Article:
Wednesday, March 28, 2012

Monkey, Version 3.12

Dear Monkey,

It seems we are having a few too many waking up on the wrong side of the bed, horrible, terrible, no good days.  You say your legs are too tired to get out bed, mope over your breakfast, whimper over hair combing and teeth brushing, and drag your feet all the way to school.

I keep wondering where my giggling, bouncy happy eyed boy it.  I feel that maybe I lost him between the last 13 hour work day and the weekend call shift.  Maybe the sunny faced morning boy has been gone a long time, and it's just these past couple weeks of being home in the morning have let me realize that.

But no, I don't believe it.

I still see your sunshine, when you show me your drawings from school.  When you show me how long you can balance on your scooter or how high you can swing on the swing in the back yard. 

You are still there. 

I just need to remember that being five is hard.  All the expectations have changed. You are still so little, little enough to need a stool to stand on when you brush your teeth and little enough to need help with your socks occasionally.  But you are also big.  Big enough to have chores and big enough to start reading and big enough to almost, almost beat your brother in a foot race (or at least to want to beat your brother.)  This age of being stuck between little and big is difficult.  Difficult for you, wanting to be independent, but still wanting help.  Difficult for us, knowing which time is which.

Being five is a tough job. And sometimes that equates to grumpy, pouty, very bad days.

But don't worry.  I still love you, no matter how many meals you refuse, no matter how many time outs there are in a day, no matter how long it takes to get dressed in the morning.  

You are my sunshine.

Even when you stomp off, shouting you are NOT my sunshine.

Even then, I love you.


Tuesday, March 27, 2012

Full Bloom

After a mild winter, spring came early.  This is absolutely the ideal scenario. Spring came so early, so quickly, and so fully here, that it felt as if it had been lying just under the surface of the cold, desperate to break through.  Once it decided to burst from the ground, nothing could hold it back.

It is not even April, and all ready the daffodils are nearly passed, and there are already buds on the lilac bushes.

The world was gray and bare and now, it is covered in the lush green mist of new leaves.

Each twig is in full bloom.

All the color, the freshness, the newness of almost makes spring my favorite season.

Visit Leigh vs Laundry for 52 Weeks of Happiness.

Monday, March 26, 2012

Full of Energy

The days are warmer, and with the warm weather have come a flurry of growing things.  And all the growing and springing have me motivated.  I have more energy than I have in a very long time. Energy to get things done.

I could talk about the things I have done with all this energy.  But instead, I'm going to make a list of things I know need to be done.  And by done, I mean by the end of this month. I know that Project 52 isn't really about deadlines, but I'm giving myself some here. I need to take this energy that the warm weather is giving me and tackle the things that either overwhelm me or scare me.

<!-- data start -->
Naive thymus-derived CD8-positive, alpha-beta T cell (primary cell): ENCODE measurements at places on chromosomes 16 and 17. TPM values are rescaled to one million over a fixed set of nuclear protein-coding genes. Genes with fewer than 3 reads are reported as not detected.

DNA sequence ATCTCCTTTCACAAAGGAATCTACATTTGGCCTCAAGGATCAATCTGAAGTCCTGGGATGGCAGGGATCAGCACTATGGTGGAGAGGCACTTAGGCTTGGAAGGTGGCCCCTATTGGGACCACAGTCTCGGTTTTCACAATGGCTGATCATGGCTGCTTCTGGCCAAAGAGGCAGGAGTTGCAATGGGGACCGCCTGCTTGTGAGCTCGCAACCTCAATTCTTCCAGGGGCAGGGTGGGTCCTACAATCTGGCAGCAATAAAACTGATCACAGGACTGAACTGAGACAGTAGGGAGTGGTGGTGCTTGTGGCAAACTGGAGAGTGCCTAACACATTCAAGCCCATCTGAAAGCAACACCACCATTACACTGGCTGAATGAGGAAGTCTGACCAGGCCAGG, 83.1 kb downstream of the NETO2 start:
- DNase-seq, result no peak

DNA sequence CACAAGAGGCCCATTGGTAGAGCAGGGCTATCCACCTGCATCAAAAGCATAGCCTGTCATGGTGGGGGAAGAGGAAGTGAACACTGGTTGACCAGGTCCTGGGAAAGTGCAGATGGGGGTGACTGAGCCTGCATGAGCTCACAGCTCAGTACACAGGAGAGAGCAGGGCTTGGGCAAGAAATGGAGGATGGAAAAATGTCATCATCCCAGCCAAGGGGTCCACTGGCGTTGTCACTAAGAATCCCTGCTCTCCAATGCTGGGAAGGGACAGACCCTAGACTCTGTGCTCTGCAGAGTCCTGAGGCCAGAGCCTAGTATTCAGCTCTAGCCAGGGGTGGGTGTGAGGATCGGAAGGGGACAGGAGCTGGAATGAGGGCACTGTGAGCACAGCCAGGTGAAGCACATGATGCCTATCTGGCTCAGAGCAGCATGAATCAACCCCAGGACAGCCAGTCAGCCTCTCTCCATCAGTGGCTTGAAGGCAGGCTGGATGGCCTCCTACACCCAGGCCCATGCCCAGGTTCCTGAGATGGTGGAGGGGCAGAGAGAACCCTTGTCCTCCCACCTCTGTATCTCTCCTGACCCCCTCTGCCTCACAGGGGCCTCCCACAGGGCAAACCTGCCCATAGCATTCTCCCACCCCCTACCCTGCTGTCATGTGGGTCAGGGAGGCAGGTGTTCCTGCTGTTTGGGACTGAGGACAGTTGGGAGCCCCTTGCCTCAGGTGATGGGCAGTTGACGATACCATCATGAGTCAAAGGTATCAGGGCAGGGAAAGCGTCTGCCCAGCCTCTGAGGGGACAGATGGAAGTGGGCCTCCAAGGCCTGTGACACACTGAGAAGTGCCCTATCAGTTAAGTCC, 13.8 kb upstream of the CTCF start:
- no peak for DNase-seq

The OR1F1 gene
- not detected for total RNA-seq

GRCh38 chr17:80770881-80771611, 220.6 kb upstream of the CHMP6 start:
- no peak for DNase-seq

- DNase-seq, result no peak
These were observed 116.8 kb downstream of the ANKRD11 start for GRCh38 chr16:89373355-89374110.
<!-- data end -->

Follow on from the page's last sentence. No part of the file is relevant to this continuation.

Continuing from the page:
3. Submit posts for SITS
I feel that many of the bloggers featured on SITS either have amazing writing skills and/or a beautiful blog. I've been intimidated by all these other bloggers for so long. But I need to get over this. I know that the waiting list to be a featured blogger on SITS is probably years long, worse than any daycare waiting list, but if I don't do this now, it will only get longer.

But this is where I could also use some help.  If you have a moment, could you run through my archives and just let me know some of your favorite posts?  Because you are wonderful like that.

8. Share some recipes.
I love cooking.  With my menu planning, I'm doing it more often. But sharing recipes gives me as much anxiety as the idea of a pot luck.  It means putting something out there that I love and seeing if other people will enjoy it. And I don't really have many original recipes, just ones I have tweaked to fit my family's "discerning " tastebuds.  And I can't pretend that I'm going to have anything amazing, or be the next Pioneer Woman or anything.

11. Get serious about finding a job, meaning I actually have to submit my CV or talk to an actual person.
Out of everything on my list, this scares me the most. It brings up all sorts of insecurities about whether or not I'm going to be a good anesthesiologist, about whether or not I have the skills necessary to make it. I'm terrified of finding out that I'm not as good as I should be. Also, with our complicated family situation, what with dental school and all, the possibility of finding my dream job isn't really a reality. Coming to terms with that and taking what is available is just a little bit hard.  But the end of residency is approaching faster than ever, and I need a job.

12. Break out the oil paints and put brush to canvas.
I started painting in high school and continued to paint during college. At one point, I like to think I was quite good. But it's been years since I've mixed colors together and put them on canvas. And the thought of struggling through basic technique scares me. But I have to remember that I'm not painting for anyone but myself.

14. Do the Couch-to-5K program.